AUSTIN (KXAN) — An elderly Austin Catholic priest accused of touching a woman in hospice care in a sexual manner accepted a plea deal Wednesday in what was supposed to be his pre-court appearance.
Rev. Gerold Langsch, 75, faced a Class A misdemeanor assault by contact charge. Langsch pleaded no contest Wednesday. A no contest plea effectively does not admit guilt but allows the court to determine punishment.
Langsch was accused of going to the victim’s home in October 2018 to administer her last rites, according to documents filed in court. The woman was in hospice care because she was suffering from several medical conditions, including complications with diabetes.
According to the arrest affidavit, while Langsch was anointing the victim with holy water during her last rites he began touching her inappropriately and asked, “does that feel good?”
The victim’s family immediately reported it to police and in March 2019, she was presented with a photo lineup, during which she identified Langsch as the man who assaulted her, according to the affidavit.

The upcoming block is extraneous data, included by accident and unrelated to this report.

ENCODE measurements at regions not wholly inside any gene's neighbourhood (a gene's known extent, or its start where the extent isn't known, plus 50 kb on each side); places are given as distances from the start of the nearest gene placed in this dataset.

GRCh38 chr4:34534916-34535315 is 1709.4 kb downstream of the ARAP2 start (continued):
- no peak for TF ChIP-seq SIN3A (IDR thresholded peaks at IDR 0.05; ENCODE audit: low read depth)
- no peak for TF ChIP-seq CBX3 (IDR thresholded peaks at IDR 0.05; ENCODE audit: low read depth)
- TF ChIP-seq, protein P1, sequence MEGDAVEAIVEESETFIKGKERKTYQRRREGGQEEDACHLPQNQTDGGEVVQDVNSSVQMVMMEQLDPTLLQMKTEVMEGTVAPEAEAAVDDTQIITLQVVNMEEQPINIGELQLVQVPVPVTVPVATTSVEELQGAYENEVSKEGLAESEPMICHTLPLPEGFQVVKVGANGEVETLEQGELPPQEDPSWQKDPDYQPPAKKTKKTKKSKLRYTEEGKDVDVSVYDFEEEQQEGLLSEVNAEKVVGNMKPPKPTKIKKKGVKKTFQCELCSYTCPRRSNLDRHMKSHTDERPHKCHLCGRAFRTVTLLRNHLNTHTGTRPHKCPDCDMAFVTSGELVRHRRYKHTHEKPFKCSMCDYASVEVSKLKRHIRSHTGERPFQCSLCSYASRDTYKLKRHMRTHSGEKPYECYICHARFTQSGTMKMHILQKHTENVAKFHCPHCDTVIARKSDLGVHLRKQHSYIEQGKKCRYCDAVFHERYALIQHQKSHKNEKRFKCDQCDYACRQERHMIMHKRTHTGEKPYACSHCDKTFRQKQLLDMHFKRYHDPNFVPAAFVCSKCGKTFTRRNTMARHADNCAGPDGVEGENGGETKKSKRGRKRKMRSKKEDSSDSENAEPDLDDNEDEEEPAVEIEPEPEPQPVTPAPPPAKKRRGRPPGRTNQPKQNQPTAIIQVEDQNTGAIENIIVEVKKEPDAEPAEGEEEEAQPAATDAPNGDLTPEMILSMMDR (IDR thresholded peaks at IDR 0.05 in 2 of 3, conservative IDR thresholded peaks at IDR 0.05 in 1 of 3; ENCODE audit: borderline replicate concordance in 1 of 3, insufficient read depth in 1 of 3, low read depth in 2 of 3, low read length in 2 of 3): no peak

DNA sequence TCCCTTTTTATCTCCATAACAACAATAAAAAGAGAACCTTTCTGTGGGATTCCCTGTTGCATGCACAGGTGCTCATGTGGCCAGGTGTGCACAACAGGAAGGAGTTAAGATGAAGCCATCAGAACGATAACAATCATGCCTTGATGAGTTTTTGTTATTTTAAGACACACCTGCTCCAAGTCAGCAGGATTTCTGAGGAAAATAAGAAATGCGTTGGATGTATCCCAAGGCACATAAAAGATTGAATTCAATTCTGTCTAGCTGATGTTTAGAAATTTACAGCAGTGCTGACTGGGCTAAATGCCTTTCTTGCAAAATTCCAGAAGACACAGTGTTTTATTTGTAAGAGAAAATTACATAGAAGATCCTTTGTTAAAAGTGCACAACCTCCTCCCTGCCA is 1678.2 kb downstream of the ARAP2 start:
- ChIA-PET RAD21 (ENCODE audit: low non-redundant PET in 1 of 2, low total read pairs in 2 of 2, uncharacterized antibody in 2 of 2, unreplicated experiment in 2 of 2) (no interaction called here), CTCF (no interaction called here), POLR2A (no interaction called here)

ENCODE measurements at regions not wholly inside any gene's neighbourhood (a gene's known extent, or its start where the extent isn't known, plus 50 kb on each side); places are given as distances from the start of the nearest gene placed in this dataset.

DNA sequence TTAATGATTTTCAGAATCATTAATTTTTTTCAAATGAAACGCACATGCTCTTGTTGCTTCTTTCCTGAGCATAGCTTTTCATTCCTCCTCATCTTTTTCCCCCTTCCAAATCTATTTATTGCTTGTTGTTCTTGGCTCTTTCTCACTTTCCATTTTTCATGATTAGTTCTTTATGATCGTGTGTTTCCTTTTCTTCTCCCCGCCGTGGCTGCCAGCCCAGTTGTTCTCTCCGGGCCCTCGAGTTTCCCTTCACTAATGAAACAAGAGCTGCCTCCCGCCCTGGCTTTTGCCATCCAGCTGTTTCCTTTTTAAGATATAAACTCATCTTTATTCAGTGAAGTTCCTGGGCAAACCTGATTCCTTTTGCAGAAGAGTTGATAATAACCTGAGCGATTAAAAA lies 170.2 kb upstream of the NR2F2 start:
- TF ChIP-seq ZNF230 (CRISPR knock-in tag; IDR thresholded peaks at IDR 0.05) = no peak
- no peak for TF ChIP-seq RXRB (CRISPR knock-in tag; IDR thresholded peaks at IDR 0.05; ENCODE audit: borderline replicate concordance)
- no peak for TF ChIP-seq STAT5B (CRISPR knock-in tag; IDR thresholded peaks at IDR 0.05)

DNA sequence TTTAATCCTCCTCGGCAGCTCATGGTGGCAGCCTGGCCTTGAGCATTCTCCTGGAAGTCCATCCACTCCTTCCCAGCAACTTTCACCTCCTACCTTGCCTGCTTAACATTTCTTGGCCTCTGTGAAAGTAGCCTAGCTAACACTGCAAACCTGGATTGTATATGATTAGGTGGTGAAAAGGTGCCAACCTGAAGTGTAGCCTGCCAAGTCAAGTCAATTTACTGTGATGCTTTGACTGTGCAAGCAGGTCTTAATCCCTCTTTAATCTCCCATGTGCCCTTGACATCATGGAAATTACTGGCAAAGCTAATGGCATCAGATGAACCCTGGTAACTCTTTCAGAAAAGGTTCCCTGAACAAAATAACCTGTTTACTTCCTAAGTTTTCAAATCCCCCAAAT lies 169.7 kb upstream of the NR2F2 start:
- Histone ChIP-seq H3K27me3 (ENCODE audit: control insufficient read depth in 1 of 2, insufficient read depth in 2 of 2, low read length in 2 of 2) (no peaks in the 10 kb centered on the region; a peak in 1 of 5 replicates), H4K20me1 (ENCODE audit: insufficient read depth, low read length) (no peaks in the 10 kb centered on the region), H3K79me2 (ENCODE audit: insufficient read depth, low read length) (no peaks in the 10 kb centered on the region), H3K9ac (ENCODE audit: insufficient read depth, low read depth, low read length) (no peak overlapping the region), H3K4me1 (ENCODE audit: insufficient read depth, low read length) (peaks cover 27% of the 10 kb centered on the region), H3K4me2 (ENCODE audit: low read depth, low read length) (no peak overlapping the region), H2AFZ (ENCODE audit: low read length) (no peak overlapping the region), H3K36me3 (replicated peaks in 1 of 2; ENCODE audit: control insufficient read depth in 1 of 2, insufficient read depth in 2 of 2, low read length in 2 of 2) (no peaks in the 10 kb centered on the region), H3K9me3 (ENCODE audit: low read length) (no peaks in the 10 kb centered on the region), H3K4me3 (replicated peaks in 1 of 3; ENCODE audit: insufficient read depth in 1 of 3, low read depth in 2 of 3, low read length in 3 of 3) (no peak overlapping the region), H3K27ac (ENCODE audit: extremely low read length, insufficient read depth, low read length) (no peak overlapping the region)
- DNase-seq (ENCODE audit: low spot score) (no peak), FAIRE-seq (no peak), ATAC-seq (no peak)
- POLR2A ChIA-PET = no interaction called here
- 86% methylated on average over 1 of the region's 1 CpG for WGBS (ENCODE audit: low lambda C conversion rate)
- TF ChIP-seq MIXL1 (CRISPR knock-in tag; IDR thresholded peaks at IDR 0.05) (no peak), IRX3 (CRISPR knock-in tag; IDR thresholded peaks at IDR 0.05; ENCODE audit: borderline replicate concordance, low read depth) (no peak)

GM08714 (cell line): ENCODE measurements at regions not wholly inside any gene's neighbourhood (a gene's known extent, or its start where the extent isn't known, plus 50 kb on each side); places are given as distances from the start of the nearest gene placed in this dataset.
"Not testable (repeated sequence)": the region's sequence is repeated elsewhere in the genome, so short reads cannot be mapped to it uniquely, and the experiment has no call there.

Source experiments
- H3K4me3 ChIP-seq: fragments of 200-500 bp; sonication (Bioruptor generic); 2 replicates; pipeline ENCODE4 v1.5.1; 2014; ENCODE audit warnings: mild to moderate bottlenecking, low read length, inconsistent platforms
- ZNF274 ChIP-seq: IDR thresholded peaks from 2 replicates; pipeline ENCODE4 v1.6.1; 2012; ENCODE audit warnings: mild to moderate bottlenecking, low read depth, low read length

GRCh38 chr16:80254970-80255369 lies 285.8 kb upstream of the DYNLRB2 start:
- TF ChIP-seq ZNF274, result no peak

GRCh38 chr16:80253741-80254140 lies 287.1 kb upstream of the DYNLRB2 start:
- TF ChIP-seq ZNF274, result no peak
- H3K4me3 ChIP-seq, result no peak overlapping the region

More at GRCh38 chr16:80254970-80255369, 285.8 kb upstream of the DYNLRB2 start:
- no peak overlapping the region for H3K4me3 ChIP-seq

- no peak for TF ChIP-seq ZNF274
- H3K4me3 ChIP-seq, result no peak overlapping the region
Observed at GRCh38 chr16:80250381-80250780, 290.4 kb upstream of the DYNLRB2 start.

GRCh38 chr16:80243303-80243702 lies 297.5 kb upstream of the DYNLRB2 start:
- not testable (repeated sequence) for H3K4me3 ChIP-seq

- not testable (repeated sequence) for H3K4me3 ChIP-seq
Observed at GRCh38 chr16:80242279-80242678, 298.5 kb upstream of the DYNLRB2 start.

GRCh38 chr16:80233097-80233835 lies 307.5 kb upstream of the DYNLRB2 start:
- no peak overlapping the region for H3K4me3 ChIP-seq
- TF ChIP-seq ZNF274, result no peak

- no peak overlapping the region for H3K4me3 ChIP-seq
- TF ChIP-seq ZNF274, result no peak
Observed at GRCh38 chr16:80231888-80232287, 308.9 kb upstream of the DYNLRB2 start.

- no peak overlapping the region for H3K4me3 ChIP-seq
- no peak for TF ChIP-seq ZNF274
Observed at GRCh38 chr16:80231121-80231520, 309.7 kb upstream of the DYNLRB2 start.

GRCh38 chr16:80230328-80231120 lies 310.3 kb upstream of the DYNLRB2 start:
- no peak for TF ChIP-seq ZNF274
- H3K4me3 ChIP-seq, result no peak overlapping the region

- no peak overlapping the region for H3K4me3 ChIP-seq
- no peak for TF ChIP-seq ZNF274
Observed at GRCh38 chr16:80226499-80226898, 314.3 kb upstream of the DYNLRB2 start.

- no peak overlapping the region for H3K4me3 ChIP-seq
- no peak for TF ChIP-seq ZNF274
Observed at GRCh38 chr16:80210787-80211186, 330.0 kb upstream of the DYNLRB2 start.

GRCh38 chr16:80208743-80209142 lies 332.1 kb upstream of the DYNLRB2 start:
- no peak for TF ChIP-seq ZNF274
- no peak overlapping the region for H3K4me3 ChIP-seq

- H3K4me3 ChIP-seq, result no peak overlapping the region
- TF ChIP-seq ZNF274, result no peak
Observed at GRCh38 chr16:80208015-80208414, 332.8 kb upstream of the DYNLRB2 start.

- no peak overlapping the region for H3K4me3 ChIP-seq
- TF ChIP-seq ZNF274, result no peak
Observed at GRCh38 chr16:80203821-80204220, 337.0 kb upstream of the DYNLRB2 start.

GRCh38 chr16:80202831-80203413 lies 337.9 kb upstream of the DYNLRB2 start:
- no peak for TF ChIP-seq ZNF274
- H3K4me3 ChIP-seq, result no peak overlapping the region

Austin police say assault by contact is typically classified as a Class C misdemeanor. However, this case was upgraded to a Class A misdemeanor because the victim was disabled.
In court Wednesday, Langsch was addressed by a member of the victim’s family.
“You are nothing more than a wolf in sheep’s clothing,” the person said. “We will never trust another father or the Catholic Church again.”
Langsch was sentenced to 300 days probation probated over two years, as well as a $1,000 fine. If he violates the probation, he could spend up to 300 days in jail and be penalized with a $4,000 fine.
Since the allegations in 2018, three other victims have come forward, according to the judge in Langsch’s case. She added that all the victim’s approved of the agreement and Langsch’s sentencing. The Catholic Church has an official record of all the allegations.
The judge ordered Langsch to have no contact with anyone in the victim’s family and is no longer allowed to work as a minister in the Catholic church or perform last rites ever again in the U.S.
The Diocese of Austin said Wednesday that Langsch belongs to the Schoenstatt Fathers religious order and that his “faculties to engage in priestly ministry in Austin were removed in February” and that it believes the Schoenstatt Fathers also suspended his faculties.
“He will not be authorized to engage in ministry in the Diocese of Austin,” it wrote in a statement.